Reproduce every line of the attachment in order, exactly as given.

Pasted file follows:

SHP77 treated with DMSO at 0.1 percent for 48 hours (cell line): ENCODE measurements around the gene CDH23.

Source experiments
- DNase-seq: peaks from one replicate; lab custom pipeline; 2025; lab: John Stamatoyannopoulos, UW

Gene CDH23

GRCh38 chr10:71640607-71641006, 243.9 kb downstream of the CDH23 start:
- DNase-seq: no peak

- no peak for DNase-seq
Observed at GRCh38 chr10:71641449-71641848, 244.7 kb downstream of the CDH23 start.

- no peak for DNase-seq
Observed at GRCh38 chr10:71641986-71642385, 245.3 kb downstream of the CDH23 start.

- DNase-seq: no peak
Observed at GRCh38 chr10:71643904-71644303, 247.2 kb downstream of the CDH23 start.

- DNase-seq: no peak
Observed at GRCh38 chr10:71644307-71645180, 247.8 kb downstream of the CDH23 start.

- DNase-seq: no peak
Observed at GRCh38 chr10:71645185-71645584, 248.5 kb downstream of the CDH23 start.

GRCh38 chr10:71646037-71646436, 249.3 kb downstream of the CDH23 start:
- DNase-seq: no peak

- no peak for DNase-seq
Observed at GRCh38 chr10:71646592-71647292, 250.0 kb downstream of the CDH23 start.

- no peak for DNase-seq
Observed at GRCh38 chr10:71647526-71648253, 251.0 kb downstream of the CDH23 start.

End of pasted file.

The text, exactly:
SHP77 treated with DMSO at 0.1 percent for 48 hours (cell line): ENCODE measurements around the gene CDH23.

Source experiments
- DNase-seq: peaks from one replicate; lab custom pipeline; 2025; lab: John Stamatoyannopoulos, UW

Gene CDH23

GRCh38 chr10:71640607-71641006, 243.9 kb downstream of the CDH23 start:
- DNase-seq: no peak

- no peak for DNase-seq
Observed at GRCh38 chr10:71641449-71641848, 244.7 kb downstream of the CDH23 start.

- no peak for DNase-seq
Observed at GRCh38 chr10:71641986-71642385, 245.3 kb downstream of the CDH23 start.

- DNase-seq: no peak
Observed at GRCh38 chr10:71643904-71644303, 247.2 kb downstream of the CDH23 start.

- DNase-seq: no peak
Observed at GRCh38 chr10:71644307-71645180, 247.8 kb downstream of the CDH23 start.

- DNase-seq: no peak
Observed at GRCh38 chr10:71645185-71645584, 248.5 kb downstream of the CDH23 start.

GRCh38 chr10:71646037-71646436, 249.3 kb downstream of the CDH23 start:
- DNase-seq: no peak

- no peak for DNase-seq
Observed at GRCh38 chr10:71646592-71647292, 250.0 kb downstream of the CDH23 start.

- no peak for DNase-seq
Observed at GRCh38 chr10:71647526-71648253, 251.0 kb downstream of the CDH23 start.